- 19. Zhong N, Zhang S, Zou P, Chen J, Kang X, et al. (2008) Without its N-finger, the main protease of severe acute respiratory syndrome coronavirus can form a novel dimer through its C-terminal domain. J Virol 82: 4227–34.
- 20. Barrila J, Gabelli SB, Bacha U, Amzel LM, Freire E (2010) Mutation of Asn28 disrupts the dimerization and enzymatic activity of SARS 3CL(pro). Biochemistry 49: 4308–17.
- 21. Shi J, Sivaraman J, Song J (2008) Mechanism for controlling the dimer-monomer switch and coupling dimerization to catalysis of the severe acute respiratory syndrome coronavirus 3C-like protease. J Virol 82: 4620–9.
- 22. Chen S, Hu T, Zhang J, Chen J, Chen K, et al. (2008) Mutation of Gly-11 on the dimer interface results in the complete crystallographic dimer dissociation of severe acute respiratory syndrome coronavirus 3C-like protease: crystal structure with molecular dynamics simulations. J Biol Chem 283: 554–64.
- 23. Hu T, Zhang Y, Li L, Wang K, Chen S, et al. (2009) Two adjacent mutations on the dimer interface of SARS coronavirus 3C-like protease cause different conformational changes in crystal structure. Virology 388: 324–34.
- 24. Lee TW, Cherney MM, Liu J, James KE, Powers JC, et al. (2007) Crystal structures reveal an induced-fit binding of a substrate-like Aza-peptide epoxide to SARS coronavirus main peptidase. J Mol Biol 366: 916–32.
- 25. Kuang WF, Chow LP, Wu MH, Hwang LH (2005) Mutational and inhibitive analysis of SARS coronavirus 3C-like protease by fluorescence resonance energy transfer-based assays. Biochem Biophys Res Commun 331: 1554–9.
- 26. McCoy AJ, Grosse-Kunstleve RW, Adams PD, Winn MD, Storoni LC, et al. (2007) Phaser crystallographic software. J Appl Crystallogr 40: 658–674.
- 27. Zwart PH, Afonine PV, Grosse-Kunstleve RW, Hung LW, Ioerger TR, et al. (2008) Automated structure solution with the PHENIX suite. Methods Mol Biol 426: 419–35.
- 28. Collaborative Computational Project, (1994) The CCP4 suite: programs for protein crystallography. Acta Crystallogr D Biol Crystallogr 50: 760–763.
- 29. Laskowski RA, MacArthur MW, Moss DS, Thornton JM (1993) PROCHECK: a program to check the stereochemical quality of protein structures. J Appl Cryst 26: 283–291.
- 30. Berman HM, Westbrook J, Feng Z, Gilliland G, Bhat TN, et al. (2000) The Protein Data Bank. Nucleic Acids Res 28: 235–242.
- 31. Warren LD (2007) The PyMOL Molecular Graphics System. DeLano Scientific LLC, San Carlos, CA, USA.
- 32. Hess B, Kutzner C, van der Spoel D, Lindahl E (2008) GROMACS 4: Algorithms for Highly Efficient, Load-Balanced, and Scalable Molecular Simulation. J Chem Theory Comput 4: 435–447.
- 33. Duan Y, Wu C, Chowdhury S, Lee MC, Xiong G, et al. (2003) A point-charge force field for molecular mechanics simulations of proteins based on condensed-phase quantum mechanical calculations. J Comput Chem 24: 1999–2012.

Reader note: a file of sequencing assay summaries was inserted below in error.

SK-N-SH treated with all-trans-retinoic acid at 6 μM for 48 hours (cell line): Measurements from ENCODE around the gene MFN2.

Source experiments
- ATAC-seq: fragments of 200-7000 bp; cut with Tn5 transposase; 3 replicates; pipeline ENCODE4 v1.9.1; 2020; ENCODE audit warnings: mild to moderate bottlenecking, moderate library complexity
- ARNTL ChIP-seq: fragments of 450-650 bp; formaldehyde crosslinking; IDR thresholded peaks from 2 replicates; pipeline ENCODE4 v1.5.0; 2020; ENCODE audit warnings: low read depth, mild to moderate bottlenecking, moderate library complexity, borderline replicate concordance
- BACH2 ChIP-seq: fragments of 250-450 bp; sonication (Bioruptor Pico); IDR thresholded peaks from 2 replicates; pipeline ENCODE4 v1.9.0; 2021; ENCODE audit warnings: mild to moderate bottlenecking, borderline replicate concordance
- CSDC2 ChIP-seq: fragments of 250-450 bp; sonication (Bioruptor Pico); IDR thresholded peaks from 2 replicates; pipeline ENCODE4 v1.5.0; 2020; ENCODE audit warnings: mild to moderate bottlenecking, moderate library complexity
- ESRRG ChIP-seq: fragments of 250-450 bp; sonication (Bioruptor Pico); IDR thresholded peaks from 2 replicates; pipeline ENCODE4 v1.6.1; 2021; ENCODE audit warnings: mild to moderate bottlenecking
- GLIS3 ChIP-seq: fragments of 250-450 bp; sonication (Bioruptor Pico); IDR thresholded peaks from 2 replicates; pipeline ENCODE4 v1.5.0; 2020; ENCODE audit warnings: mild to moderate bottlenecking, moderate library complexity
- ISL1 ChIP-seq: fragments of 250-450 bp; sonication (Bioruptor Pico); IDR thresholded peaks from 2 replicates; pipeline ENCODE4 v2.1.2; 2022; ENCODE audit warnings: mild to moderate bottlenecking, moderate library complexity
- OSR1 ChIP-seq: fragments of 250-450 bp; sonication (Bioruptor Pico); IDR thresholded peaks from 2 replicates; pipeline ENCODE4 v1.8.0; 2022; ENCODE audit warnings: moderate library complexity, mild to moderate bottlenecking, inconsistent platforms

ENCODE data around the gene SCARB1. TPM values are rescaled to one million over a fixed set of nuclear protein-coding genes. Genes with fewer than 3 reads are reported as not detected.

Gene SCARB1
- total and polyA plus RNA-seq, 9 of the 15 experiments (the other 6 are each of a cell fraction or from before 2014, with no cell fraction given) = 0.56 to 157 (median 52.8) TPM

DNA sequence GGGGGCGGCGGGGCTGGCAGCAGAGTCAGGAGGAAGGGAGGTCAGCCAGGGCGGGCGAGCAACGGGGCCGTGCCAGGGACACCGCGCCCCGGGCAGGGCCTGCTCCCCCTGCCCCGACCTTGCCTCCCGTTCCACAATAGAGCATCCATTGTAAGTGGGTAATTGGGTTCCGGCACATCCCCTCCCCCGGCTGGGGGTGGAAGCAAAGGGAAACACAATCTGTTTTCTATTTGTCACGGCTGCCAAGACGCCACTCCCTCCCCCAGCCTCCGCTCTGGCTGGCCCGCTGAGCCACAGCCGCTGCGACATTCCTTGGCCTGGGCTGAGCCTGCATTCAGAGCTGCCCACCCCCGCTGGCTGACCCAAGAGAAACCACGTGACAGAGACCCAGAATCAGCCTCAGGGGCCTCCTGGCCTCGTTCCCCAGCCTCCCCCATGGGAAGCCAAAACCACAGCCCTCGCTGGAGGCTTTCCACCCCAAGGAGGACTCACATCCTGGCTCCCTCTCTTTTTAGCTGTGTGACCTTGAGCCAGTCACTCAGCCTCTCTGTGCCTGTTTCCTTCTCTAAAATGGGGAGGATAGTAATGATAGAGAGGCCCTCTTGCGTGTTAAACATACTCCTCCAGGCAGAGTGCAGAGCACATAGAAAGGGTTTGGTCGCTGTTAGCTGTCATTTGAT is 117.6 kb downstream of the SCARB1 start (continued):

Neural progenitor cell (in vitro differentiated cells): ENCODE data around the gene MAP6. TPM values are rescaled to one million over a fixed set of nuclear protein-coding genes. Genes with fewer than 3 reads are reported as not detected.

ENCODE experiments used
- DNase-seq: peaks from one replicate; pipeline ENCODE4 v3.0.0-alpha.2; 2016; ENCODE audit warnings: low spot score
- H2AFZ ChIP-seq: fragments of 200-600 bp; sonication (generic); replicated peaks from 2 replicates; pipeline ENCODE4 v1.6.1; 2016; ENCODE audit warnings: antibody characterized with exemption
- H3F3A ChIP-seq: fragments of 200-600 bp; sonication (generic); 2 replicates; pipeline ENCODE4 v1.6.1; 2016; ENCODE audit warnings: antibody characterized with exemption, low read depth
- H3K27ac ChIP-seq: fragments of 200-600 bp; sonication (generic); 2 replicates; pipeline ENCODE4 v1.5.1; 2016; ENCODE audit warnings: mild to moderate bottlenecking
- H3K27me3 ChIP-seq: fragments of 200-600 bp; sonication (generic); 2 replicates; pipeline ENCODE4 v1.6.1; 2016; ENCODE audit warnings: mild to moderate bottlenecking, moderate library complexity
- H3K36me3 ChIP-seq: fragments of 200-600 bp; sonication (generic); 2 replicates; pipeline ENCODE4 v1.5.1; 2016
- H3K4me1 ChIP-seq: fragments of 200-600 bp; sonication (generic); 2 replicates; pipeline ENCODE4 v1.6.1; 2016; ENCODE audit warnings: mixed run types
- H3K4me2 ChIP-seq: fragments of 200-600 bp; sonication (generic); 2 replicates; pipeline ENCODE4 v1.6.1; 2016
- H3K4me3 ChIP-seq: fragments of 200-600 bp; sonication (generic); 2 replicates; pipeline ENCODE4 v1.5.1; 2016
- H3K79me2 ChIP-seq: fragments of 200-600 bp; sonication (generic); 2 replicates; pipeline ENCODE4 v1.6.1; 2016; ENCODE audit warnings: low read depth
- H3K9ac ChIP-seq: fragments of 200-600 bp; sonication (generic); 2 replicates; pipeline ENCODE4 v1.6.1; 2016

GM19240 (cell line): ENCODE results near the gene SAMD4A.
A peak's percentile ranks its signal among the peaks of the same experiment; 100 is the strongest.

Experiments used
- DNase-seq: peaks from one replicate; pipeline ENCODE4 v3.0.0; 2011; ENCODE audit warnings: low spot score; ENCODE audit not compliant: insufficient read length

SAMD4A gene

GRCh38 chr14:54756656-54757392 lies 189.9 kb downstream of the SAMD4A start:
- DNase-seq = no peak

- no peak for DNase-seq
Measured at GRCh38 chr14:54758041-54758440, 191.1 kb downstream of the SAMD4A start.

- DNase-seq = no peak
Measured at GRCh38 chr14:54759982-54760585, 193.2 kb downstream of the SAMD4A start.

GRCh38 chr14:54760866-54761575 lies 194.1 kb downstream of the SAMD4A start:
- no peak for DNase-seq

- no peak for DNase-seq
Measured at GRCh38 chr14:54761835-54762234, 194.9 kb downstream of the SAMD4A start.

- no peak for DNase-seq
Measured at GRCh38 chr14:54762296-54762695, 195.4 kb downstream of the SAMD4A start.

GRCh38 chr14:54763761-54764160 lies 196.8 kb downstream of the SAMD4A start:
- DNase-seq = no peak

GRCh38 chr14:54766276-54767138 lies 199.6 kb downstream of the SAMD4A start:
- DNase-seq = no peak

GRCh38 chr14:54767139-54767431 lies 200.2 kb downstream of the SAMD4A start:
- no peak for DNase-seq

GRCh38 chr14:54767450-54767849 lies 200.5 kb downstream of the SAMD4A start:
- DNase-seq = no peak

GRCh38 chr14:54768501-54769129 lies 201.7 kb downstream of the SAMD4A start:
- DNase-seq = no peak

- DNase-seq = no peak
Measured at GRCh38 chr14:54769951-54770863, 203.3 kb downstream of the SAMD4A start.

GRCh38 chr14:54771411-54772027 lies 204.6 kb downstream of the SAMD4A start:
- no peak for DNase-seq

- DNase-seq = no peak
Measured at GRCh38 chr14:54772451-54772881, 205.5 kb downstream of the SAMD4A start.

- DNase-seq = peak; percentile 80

- 34. Schlick T (2002) Molecular Modeling and Simulation: An Interdisciplinary Guide. New York: Springer-Verlag.
- 35. Hess B, Bekker H, Berendsen HJC, Fraaije GEM (1997) LINCS: A linear constraint solver for molecular simulations. J Comput Chem 18: 1463–1472.
- 36. Verschueren KH, Pumpor K, Anemuller S, Chen S, Mesters JR, et al. (2008) A structural view of the inactivation of the SARS coronavirus main proteinase by benzotriazole esters. Chem Biol 15: 597–606.
- 37. Hsu MF, Kuo CJ, Chang KT, Chang HC, Chou CC, et al. (2005) Mechanism of the maturation process of SARS-CoV 3CL protease. J Biol Chem 280: 31257–66.
- 38. Lee TW, Cherney MM, Huitema C, Liu J, James KE, et al. (2005) Crystal structures of the main peptidase from the SARS coronavirus inhibited by a substrate-like aza-peptide epoxide. J Mol Biol 353: 1137–51.
- 39. Tan J, Verschueren KH, Anand K, Shen J, Yang M, et al. (2005) pH-dependent conformational flexibility of the SARS-CoV main proteinase (M(pro)) dimer: molecular dynamics simulations and multiple X-ray structure analyses. J Mol Biol 354: 25–40.
- 40. Yin J, Niu C, Cherney MM, Zhang J, Huitema C, et al. (2007) A mechanistic view of enzyme inhibition and peptide hydrolysis in the active site of the SARS-CoV 3C-like peptidase. J Mol Biol 371: 1060–74.
- 41. Chen H, Wei P, Huang C, Tan L, Liu Y, et al. (2006) Only one protomer is active in the dimer of SARS 3C-like proteinase. J Biol Chem 281: 13894–8.
- 42. Pang YP (2004) Three-dimensional model of a substrate-bound SARS chymotrypsin-like cysteine proteinase predicted by multiple molecular dynamics simulations: catalytic efficiency regulated by substrate binding. Proteins 57: 747–57.
- 43. Zheng K, Ma G, Zhou J, Zen M, Zhao W, et al. (2007) Insight into the activity of SARS main protease: Molecular dynamics study of dimeric and monomeric form of enzyme. Proteins 66: 467–79.
- 44. Xue X, Yu H, Yang H, Xue F, Wu Z, et al. (2008) Structures of two coronavirus main proteases: implications for substrate binding and antiviral drug design. J Virol 82: 2515–27.
- 45. Khosla C, Harbury PB (2001) Modular enzymes. Nature 409: 247–52.
- 46. Nemova NN, Bondareva LA (2008) To the problem of proteolytic enzyme evolution. Biomed Khim 54: 42–57.
- 47. Zhong N, Zhang S, Xue F, Kang X, Zou P, et al. (2009) C-terminal domain of SARS-CoV main protease can form a 3D domain-swapped dimer. Protein Sci 18: 839–44.
- 48. Chen S, Jonas F, Shen C, Higenfeld R (2010) Liberation of SARS-CoV main protease from the viral polyprotein: N-terminal autocleavage does not depend on the mature dimerization mode. Protein Cell 1: 59–74.
- 49. Ma B, Nussinov R (2010) Enzyme dynamics point to stepwise conformational selection in catalysis. Curr Opin Chem Biol 14: 652–659.
- 50. Dixit A, Verkhivker GM (2009) Hierarchical modeling of activation mechanisms in the ABL and EGFR kinase domains: thermodynamic and mechanistic catalysts of kinase activation by cancer mutations. PLoS Comput Biol 5: e1000487.
- 51. Fetrow JS, Knutson ST, Edgell MH (2006) Mutations in alpha-helical solvent-exposed sites of eglin c have long-range effects: evidence from molecular dynamics simulations. Proteins 63: 356–72.
- 52. Saen-Oon S, Ghanem M, Schramm VL, Schwartz SD (2008) Remote mutations and active site dynamics correlate with catalytic properties of purine nucleoside phosphorylase. Biophys J 94: 4078–88.
- 53. Watney JB, Agarwal PK, Hammes-Schiffer S (2003) Effect of mutation on enzyme motion in dihydrofolate reductase. J Am Chem Soc 125: 3745–50.